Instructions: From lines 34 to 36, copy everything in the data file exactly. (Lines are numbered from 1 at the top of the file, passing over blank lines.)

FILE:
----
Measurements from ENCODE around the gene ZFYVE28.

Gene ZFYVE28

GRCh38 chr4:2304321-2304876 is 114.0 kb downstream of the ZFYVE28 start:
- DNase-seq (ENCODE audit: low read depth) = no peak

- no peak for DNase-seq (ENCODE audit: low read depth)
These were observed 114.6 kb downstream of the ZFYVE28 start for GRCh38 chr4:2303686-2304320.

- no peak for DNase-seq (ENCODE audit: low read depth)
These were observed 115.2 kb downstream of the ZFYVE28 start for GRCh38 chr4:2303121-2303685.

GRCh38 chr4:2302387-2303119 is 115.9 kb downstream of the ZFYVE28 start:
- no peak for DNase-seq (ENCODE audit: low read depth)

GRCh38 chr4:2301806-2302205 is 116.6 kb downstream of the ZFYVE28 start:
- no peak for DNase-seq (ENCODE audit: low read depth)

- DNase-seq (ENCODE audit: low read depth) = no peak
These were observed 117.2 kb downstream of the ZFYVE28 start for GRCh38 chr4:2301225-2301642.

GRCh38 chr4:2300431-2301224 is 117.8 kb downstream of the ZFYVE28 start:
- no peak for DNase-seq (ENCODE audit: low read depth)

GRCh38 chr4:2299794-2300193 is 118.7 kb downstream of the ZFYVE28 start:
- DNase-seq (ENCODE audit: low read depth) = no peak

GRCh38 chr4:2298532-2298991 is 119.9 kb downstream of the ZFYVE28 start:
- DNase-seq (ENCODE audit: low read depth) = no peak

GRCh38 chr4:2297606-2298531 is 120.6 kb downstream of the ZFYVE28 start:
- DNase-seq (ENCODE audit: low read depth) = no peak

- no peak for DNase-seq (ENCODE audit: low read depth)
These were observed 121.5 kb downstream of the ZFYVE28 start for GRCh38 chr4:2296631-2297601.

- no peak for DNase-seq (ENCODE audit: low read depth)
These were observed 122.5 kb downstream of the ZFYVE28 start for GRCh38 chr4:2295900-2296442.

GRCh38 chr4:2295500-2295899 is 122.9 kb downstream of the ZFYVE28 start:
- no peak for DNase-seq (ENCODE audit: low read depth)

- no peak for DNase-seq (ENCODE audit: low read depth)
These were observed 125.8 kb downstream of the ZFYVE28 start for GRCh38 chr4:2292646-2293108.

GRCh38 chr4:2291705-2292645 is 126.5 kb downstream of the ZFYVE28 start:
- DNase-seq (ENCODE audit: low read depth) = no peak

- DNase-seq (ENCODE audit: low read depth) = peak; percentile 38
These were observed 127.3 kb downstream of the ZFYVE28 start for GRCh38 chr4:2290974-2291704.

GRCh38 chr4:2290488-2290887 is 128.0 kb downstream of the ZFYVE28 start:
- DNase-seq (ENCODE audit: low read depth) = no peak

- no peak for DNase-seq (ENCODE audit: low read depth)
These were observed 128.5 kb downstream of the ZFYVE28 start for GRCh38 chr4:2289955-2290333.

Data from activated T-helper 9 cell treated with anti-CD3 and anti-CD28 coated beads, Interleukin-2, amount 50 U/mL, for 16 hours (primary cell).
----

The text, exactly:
These were observed 127.3 kb downstream of the ZFYVE28 start for GRCh38 chr4:2290974-2291704.

GRCh38 chr4:2290488-2290887 is 128.0 kb downstream of the ZFYVE28 start:
- DNase-seq (ENCODE audit: low read depth) = no peak